A sample header looks like this:
From: Cron Daemon <email@example.com> To: firstname.lastname@example.org Subject: Cron <root@hostname> /usr/local/bin/foobar --whateverOf the above, only the To: address makes any sense. The first thing I tried to change was the subject line. This is fairly easy using the
10 15 * * * /usr/local/bin/foobar --whatever | mail -s "Pretty subject" email@example.comThe mail now looks like this:
From: Cron Daemon <firstname.lastname@example.org> To: email@example.com Subject: Pretty subjectThis is a big step forward, because we can now filter emails based on subject. It still doesn't let us change the from address though. That's when I remembered using
sendmaila long time ago to send mail through perl scripts, so I had a look through the sendmail man page, and found a few interesting flags:
-F full_name Set the sender full name. This is used only with messages that have no From: message header. -f sender Set the envelope sender address. This is the address where delivery problems are sent to, unless the message contains an Errors-To: message header.This lets you set the From header, but there's no way to change the Subject. Since we can't use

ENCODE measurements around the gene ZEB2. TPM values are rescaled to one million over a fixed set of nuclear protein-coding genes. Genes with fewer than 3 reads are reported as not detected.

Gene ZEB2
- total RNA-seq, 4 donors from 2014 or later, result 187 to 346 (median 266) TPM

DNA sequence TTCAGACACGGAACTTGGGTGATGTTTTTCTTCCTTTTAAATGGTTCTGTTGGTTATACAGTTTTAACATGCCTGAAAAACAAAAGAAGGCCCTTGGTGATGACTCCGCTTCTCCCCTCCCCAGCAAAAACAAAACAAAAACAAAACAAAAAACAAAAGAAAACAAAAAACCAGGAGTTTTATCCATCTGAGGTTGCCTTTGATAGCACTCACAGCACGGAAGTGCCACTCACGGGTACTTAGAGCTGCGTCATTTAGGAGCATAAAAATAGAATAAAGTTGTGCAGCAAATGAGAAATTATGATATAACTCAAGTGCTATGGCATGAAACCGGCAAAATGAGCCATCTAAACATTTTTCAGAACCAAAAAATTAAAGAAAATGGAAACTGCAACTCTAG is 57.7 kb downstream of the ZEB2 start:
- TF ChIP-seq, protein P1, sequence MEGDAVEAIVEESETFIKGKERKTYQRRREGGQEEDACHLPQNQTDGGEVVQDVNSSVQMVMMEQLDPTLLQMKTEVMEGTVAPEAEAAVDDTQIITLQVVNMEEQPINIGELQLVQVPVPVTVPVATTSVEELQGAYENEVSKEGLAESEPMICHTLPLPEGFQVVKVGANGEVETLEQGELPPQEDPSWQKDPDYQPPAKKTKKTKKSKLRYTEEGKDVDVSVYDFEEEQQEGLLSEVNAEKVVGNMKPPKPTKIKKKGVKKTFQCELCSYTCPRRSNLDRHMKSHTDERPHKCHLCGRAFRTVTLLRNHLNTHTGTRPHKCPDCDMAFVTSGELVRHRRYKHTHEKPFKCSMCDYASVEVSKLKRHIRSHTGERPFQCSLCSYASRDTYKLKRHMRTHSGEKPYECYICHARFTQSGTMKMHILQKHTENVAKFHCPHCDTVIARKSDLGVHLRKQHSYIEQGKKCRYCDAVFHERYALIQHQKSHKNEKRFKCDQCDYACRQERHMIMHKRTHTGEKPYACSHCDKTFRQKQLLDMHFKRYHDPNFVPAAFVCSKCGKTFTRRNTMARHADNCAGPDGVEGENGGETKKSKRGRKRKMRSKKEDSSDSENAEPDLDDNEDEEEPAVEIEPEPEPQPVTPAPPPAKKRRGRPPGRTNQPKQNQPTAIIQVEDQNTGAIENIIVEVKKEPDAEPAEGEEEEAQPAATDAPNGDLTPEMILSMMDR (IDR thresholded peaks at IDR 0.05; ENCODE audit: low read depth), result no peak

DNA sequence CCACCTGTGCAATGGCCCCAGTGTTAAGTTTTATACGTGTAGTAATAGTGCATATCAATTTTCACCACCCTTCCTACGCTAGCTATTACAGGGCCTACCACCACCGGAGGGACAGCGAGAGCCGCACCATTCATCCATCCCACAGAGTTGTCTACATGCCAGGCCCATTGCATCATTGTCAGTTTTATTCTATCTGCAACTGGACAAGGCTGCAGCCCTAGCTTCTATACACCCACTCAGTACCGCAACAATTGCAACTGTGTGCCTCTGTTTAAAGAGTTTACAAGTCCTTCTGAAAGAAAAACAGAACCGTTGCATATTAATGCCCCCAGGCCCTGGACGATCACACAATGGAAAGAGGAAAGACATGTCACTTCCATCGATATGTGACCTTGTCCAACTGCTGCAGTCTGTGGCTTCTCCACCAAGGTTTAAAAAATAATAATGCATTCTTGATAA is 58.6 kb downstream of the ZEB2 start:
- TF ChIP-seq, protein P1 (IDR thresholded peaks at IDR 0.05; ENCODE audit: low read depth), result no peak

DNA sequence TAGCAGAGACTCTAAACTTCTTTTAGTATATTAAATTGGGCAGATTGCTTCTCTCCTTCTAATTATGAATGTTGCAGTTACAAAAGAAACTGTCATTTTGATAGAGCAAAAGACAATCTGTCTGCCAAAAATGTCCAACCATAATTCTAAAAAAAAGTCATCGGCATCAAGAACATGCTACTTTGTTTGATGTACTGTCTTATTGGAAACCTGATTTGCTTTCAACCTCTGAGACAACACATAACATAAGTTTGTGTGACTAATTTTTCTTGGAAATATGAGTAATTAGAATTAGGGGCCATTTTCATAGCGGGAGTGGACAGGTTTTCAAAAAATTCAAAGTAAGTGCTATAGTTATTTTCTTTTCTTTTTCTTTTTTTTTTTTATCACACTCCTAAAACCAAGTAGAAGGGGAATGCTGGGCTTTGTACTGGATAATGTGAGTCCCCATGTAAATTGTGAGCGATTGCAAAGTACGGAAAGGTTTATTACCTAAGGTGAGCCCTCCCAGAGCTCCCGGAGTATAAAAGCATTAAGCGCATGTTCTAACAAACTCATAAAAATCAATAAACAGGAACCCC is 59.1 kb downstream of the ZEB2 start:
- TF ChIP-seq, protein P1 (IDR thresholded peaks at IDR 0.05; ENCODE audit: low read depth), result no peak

sendmailtogether, we can either set the From address or the Subject, but not both. I then remembered the
-tflag to sendmail that tells it to read the header from the message itself. The only thing left to do was to add the header into the output of every command. Since I couldn't easily do this in cron, I wrote my own script to do it. It's called
pmail. The p is for pretty.
( echo -e "From: $from_name <$from>\r\nSubject: $subject\r\nTo: $to\r\n\r\n"; cat ) | /usr/sbin/sendmail -tIt writes the From and Subject headers, then leaves a blank line, and then passes its STDIN directly on to sendmail. The script has 3 optional parameters — the sender's address, sender's name and subject, and one mandatory parameter — the recipient's address(es).
To use it, set your cron line something like this:
* * * * * /usr/local/bin/foobar --whatever | \ pmail -F "Philip Tellis" -f "firstname.lastname@example.org" -s "Pretty mail from foobar" email@example.comNote: lines wrapped for readability.
You can also add the current date to the subject line like this:
... -s "Foobar mail on $( date +\%Y-\%m-\%d )" ...Remember that you have to escape
%signs in crontab lines otherwise cron will translate them to newline characters.
Umm, you also need to have sendmail set up correctly, and doing that is your problem :)
It's not complete yet, but it works for my use case. If you like it, use it. It's under the BSD license. I'll probably add a Reply-To option if it makes sense for me, and at some point add in data validation too, but not today.